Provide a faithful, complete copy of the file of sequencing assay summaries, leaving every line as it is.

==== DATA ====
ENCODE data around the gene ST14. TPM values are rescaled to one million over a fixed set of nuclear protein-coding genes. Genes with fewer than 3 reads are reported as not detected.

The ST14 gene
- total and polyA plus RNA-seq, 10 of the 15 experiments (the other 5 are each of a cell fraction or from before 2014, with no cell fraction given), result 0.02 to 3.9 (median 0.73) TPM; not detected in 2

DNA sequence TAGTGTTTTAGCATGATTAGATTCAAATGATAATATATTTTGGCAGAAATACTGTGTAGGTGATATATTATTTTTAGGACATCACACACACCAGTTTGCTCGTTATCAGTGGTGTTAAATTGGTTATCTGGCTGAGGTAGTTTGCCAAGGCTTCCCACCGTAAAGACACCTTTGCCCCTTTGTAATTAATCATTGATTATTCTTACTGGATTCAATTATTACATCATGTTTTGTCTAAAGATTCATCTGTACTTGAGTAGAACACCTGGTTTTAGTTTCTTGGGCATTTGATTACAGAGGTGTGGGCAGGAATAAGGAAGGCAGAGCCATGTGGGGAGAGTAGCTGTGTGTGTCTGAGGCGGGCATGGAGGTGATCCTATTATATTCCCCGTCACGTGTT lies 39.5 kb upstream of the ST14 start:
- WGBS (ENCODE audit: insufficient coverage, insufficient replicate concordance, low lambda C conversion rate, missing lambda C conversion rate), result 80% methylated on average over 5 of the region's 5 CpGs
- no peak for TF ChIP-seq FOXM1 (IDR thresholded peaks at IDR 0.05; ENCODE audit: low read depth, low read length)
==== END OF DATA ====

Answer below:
ENCODE data around the gene ST14. TPM values are rescaled to one million over a fixed set of nuclear protein-coding genes. Genes with fewer than 3 reads are reported as not detected.

The ST14 gene
- total and polyA plus RNA-seq, 10 of the 15 experiments (the other 5 are each of a cell fraction or from before 2014, with no cell fraction given), result 0.02 to 3.9 (median 0.73) TPM; not detected in 2

DNA sequence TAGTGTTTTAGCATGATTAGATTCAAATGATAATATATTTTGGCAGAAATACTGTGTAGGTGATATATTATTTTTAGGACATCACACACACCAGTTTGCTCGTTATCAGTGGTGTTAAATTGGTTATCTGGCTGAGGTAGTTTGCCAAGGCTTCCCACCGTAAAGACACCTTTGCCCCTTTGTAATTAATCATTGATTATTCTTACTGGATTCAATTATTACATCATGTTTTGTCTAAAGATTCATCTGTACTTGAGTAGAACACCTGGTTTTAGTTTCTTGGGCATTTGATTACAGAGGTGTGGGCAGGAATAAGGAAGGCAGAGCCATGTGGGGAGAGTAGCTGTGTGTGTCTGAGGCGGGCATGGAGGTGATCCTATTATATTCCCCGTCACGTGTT lies 39.5 kb upstream of the ST14 start:
- WGBS (ENCODE audit: insufficient coverage, insufficient replicate concordance, low lambda C conversion rate, missing lambda C conversion rate), result 80% methylated on average over 5 of the region's 5 CpGs
- no peak for TF ChIP-seq FOXM1 (IDR thresholded peaks at IDR 0.05; ENCODE audit: low read depth, low read length)